This week I'm to tackle the Sisterhood of the Traveling Blog question from Laura, who asked:
"How do you approach critiquing someone’s manuscript? And once it’s out there, do you ever regret sending off a critique...?"
Laura probably hit most of the important points I consider (click here to read her post), but I confess, I'm far less organized!
I wanted to mention two things I've learned about giving critiques:
1) Find out what the writer is expecting. Line edits? Overall flow? Pacing? Everything? Just praise and nothing but?
When expectations and critique content don't match up, it can be hairy.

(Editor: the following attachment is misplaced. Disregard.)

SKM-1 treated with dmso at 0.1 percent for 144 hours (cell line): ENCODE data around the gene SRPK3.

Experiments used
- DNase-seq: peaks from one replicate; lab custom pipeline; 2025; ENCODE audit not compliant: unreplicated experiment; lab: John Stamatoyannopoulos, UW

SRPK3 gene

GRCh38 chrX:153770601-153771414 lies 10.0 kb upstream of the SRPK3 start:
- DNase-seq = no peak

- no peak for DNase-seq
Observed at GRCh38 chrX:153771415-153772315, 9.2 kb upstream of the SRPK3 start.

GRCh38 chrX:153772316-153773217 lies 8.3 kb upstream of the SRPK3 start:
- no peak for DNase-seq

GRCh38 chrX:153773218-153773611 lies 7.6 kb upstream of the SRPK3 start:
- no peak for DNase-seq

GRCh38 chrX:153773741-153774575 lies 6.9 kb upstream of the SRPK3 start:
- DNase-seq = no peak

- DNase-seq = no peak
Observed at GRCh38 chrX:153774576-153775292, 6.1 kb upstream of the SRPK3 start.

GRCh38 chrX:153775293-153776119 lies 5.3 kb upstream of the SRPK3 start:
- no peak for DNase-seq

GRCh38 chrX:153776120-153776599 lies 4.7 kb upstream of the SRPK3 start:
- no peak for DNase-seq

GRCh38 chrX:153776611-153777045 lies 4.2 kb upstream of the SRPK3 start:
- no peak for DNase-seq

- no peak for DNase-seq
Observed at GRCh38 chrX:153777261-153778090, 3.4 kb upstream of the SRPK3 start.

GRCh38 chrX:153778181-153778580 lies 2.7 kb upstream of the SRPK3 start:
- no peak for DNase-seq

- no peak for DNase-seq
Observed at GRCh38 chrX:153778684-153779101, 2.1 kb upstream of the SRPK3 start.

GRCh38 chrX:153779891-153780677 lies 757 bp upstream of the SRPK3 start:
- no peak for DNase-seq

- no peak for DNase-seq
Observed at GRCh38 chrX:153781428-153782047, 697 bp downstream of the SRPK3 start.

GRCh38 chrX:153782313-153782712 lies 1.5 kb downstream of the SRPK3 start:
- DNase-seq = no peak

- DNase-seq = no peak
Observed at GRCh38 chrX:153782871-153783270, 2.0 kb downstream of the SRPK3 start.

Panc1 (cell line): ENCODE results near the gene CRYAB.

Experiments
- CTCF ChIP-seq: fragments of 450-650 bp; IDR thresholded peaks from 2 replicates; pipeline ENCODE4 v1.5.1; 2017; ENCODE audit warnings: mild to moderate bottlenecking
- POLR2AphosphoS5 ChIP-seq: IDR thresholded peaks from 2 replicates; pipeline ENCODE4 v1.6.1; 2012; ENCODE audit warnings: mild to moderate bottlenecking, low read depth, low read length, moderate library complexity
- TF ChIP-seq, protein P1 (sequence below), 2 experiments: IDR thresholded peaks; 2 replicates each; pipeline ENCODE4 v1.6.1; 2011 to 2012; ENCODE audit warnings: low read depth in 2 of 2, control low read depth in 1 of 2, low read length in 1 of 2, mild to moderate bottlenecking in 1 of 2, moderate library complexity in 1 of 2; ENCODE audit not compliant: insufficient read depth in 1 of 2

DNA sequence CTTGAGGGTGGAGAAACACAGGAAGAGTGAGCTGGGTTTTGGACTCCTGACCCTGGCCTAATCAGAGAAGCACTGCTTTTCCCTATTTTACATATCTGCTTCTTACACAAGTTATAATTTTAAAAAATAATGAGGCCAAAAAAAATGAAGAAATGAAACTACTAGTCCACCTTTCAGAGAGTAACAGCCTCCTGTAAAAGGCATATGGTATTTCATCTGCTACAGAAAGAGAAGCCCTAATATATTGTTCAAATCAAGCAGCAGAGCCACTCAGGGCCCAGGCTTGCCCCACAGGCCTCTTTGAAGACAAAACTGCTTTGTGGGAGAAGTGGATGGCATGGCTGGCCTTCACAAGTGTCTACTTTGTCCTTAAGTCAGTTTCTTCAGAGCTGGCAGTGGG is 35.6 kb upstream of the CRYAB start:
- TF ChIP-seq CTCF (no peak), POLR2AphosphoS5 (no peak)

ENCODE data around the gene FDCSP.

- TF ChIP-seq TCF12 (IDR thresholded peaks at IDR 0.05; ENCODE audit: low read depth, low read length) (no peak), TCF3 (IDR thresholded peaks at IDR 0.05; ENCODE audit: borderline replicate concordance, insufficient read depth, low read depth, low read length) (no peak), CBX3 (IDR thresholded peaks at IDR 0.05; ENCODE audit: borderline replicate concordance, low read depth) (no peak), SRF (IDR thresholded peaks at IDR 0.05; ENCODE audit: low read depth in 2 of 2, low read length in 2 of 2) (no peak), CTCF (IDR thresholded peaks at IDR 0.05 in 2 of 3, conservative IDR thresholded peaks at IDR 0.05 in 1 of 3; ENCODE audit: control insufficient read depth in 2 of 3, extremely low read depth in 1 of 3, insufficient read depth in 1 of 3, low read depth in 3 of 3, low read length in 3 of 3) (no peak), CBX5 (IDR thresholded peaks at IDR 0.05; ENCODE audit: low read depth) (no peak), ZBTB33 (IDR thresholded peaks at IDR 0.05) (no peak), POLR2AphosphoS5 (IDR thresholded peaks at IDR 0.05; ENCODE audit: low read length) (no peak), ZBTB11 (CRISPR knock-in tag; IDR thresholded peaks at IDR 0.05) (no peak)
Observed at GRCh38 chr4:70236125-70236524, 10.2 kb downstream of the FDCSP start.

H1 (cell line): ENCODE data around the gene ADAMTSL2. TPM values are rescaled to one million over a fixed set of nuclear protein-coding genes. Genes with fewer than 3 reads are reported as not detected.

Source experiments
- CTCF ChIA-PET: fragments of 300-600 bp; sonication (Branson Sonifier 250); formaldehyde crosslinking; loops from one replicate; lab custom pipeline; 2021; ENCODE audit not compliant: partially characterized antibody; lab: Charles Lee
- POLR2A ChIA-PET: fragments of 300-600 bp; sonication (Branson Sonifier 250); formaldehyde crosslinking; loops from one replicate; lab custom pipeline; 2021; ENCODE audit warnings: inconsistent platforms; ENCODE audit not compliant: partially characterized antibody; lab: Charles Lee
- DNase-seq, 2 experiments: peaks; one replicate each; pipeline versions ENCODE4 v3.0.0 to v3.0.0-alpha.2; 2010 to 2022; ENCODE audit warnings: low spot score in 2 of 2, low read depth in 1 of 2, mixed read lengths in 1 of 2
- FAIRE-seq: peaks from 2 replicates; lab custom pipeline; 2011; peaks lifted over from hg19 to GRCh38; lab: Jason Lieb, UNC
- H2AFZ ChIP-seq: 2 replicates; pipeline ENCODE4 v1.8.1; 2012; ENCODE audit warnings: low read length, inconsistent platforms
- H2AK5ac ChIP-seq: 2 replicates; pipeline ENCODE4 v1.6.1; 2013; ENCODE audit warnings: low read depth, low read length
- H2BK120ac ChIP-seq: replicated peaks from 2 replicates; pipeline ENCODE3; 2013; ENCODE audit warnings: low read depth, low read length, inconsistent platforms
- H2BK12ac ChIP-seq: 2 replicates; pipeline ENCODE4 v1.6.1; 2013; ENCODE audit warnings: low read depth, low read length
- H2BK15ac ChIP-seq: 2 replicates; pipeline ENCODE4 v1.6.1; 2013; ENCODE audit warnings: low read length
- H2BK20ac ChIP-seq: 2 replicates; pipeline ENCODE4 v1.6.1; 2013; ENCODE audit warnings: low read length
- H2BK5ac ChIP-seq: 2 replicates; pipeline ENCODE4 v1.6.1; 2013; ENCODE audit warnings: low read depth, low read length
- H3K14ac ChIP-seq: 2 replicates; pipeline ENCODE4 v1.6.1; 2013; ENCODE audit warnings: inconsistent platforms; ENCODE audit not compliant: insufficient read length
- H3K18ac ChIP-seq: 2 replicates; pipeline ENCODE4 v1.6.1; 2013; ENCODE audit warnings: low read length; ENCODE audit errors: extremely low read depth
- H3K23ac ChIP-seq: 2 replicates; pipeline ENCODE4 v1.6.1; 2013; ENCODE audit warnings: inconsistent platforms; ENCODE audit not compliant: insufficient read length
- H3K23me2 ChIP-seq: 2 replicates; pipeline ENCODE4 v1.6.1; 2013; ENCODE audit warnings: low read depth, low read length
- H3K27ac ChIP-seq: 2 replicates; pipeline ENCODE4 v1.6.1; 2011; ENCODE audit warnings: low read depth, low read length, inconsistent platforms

2) I am painfully strict about logic. Did you ever see the Youtube video of how the Lord of the Rings should have ended? With Frodo having the Eagles very politely fly him over Mount Doom so he can drop in the Ring of Power, easy-as-pie?
Yeah. So, if you have a loose ends in your story, I will find them like a screwy-logic seeking missile. I am also good at spazzing out over deus ex machinas. They drive me a little batty, too.
As for Laura's last question, do I ever regret sending off my crits?
Every single one. I second guess every opinion I give out. My biggest fear it that it will make someone stop writing. I hate hurting people, and all crits are painful. But if that's what the writer asked for, that's what I'll give, and we'll just both have to suffer for the sake of making us both better writers! So yeah, I regret them, but usually not in the long term.
Keep an eye out for next week's post by Sarah Fine then Deb Salibury's post the last week in Feb!